the candler blog

Lindsay Doran Examines What Makes Films Satisfying

Ms. Doran is an omnivore who likes movies light, dark and in between. But when she attended the Austin Film Festival last year, “something I found both terribly sad and terribly sympathetic,” she recently recalled, “is that aspiring screenwriters ask again and again, ‘What can I write that a financier wants to make?’ Not, ‘What can I write that fills me with joy?’”

After reading the book “Flourish,” by Martin E. P. Seligman, a catalyst of the positive-psychology movement, she began rewatching films through the lens of what Dr. Seligman identifies as the five essential elements of well-being: positive emotions, engagement, relationships, meaning and accomplishment. (He refers to these elements collectively as perma.)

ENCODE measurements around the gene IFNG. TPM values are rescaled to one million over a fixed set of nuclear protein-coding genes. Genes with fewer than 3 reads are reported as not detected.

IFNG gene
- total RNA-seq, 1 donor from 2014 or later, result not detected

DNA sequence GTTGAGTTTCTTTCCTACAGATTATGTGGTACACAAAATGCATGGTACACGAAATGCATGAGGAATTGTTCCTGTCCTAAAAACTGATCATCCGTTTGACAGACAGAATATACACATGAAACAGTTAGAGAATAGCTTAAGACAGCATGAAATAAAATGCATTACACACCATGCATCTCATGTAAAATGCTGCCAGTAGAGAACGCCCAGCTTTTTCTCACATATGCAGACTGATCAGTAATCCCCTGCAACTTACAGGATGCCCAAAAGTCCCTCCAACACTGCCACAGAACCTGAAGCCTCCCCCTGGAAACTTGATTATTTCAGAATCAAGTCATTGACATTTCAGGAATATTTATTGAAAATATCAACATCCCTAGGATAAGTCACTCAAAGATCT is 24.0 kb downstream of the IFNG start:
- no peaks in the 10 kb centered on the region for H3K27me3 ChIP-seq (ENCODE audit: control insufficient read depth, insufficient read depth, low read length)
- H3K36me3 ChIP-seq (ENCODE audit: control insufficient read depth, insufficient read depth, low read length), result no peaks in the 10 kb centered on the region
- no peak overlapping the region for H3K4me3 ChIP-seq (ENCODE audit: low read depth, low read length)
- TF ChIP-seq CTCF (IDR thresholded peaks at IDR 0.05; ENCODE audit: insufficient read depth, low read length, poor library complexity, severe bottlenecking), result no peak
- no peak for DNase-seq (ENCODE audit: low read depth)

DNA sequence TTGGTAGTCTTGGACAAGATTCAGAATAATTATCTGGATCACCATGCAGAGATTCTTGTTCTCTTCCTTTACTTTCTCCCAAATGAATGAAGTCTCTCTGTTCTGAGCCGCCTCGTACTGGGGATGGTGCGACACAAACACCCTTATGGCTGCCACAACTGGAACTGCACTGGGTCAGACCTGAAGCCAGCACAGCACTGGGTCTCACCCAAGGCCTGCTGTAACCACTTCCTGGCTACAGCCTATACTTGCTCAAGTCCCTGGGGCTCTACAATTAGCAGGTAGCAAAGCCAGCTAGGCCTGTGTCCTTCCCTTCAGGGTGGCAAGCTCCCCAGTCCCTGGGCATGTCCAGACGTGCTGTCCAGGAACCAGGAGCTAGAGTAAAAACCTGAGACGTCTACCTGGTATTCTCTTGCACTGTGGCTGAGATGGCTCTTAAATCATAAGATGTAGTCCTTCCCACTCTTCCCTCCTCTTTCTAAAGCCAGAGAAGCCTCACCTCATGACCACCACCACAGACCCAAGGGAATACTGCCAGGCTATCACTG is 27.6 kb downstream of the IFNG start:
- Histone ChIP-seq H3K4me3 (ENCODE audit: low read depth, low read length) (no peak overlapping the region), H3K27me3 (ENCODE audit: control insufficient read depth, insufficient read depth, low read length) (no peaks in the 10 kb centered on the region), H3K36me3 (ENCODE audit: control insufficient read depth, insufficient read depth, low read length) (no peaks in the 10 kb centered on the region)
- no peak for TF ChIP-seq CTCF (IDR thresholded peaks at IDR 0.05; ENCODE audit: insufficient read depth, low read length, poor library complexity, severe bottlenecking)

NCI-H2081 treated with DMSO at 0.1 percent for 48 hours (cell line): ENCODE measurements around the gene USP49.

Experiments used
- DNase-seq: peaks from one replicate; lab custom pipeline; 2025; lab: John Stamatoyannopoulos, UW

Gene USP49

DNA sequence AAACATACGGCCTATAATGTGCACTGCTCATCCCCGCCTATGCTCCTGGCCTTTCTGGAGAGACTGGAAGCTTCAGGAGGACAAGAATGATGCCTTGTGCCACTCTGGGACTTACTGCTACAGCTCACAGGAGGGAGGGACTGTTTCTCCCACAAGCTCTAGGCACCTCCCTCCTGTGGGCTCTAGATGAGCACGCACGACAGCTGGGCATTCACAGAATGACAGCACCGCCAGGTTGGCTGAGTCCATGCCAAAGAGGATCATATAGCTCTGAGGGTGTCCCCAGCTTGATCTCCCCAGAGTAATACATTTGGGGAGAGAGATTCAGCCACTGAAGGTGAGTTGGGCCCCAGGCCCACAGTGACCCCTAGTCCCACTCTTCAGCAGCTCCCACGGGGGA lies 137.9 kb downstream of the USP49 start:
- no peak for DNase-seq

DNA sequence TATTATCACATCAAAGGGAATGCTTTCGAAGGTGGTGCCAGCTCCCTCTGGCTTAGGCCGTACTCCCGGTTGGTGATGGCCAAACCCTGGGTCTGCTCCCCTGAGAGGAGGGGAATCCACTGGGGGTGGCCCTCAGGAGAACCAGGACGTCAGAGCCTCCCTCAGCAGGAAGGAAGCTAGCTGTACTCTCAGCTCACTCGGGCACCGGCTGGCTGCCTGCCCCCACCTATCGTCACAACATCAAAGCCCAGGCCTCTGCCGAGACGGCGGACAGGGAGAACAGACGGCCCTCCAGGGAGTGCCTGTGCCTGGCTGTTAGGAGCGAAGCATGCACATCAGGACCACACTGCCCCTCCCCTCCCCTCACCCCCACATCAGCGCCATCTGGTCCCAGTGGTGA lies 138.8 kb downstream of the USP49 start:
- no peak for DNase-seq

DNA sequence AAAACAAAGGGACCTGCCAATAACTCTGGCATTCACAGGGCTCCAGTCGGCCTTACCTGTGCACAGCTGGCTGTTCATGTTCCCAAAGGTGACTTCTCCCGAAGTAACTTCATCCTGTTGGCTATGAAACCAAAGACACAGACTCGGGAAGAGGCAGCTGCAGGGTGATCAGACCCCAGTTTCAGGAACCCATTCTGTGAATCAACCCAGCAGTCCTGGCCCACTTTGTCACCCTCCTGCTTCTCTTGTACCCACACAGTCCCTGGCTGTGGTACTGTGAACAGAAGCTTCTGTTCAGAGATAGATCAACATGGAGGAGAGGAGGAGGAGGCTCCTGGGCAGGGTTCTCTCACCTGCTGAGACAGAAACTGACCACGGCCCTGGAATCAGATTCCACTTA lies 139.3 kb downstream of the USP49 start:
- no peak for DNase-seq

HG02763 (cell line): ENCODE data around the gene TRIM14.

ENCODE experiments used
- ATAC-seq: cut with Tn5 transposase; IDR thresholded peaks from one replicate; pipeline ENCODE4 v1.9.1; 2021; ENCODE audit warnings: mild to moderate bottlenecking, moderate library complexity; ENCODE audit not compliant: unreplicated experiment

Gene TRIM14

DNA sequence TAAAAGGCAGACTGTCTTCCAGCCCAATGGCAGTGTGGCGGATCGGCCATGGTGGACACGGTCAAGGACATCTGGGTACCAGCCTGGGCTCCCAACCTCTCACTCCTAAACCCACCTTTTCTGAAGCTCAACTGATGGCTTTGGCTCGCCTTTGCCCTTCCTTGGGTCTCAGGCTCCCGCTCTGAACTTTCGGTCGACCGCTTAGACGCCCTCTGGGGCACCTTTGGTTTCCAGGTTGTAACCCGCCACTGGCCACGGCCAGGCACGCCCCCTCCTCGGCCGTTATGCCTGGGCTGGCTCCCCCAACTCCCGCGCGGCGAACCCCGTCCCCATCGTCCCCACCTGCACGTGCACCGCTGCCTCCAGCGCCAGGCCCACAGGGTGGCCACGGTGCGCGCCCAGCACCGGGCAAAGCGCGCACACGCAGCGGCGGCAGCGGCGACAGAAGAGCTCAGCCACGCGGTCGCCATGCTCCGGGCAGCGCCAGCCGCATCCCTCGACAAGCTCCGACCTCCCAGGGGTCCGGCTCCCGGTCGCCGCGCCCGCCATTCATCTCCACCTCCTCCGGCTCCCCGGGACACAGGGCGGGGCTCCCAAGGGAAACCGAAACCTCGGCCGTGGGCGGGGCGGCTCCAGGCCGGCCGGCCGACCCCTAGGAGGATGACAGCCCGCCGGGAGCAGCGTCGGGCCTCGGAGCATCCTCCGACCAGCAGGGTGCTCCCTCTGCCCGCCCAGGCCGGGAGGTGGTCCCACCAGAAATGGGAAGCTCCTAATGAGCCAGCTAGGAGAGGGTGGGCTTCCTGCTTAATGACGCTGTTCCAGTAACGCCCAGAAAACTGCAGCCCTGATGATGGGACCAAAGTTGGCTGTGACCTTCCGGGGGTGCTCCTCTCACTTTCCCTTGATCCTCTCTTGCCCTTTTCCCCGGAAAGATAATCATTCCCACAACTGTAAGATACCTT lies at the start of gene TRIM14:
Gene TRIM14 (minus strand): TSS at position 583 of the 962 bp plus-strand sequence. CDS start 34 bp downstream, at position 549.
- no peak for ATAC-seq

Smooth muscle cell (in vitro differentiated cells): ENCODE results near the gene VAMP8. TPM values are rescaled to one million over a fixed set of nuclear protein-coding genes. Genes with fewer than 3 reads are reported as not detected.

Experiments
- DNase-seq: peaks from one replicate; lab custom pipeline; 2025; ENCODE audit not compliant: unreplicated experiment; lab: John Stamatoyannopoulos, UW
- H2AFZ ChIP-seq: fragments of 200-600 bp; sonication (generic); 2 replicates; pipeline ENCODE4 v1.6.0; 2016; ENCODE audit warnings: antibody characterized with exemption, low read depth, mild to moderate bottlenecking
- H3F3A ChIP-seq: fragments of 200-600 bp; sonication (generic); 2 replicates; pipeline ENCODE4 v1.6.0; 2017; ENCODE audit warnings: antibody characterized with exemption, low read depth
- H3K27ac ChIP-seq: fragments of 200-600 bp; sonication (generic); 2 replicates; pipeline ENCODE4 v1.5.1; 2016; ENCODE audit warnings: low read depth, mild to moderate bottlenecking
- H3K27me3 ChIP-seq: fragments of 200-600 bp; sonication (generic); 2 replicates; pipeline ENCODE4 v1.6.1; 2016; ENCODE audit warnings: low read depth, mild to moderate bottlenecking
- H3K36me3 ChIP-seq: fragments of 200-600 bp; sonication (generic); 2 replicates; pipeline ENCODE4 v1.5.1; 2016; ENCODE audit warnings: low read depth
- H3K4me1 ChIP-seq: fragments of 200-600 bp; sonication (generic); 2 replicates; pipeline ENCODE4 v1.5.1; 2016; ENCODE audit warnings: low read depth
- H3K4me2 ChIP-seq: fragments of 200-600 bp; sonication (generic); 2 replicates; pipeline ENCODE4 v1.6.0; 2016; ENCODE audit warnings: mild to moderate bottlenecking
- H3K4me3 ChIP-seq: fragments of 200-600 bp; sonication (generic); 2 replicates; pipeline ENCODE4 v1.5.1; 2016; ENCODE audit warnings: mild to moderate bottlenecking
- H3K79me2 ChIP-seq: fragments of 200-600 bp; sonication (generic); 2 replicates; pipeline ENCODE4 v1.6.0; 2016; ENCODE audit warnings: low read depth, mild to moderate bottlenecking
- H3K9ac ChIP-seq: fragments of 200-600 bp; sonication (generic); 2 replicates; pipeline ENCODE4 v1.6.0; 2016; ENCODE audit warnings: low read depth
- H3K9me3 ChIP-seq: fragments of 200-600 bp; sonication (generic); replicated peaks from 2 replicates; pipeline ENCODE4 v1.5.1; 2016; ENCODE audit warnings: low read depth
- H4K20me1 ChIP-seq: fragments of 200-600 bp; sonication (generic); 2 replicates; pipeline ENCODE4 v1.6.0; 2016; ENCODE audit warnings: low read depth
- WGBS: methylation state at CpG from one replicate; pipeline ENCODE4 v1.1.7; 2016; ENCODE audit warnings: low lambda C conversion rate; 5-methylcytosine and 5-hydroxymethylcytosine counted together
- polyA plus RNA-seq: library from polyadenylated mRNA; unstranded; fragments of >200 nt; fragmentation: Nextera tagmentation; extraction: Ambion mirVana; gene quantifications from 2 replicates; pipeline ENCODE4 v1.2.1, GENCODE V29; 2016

So happy to see Carrie Rickey have a piece in the Times. She was “my” film critic growing up in the Philadelphia Inquirer where she worked full-time until last October. Great article on the application of positive psychology to screenwriting.

I’m not sure how I feel about Doran’s prescriptions yet, but it’s always nice to hear someone talk about writing a movie you love instead of one that’s easiest to market. Then again, most of the examples cited here are box office hits, so I’ll give this theory a hot minute before it just turns into another “get rich quick” formula by marketers.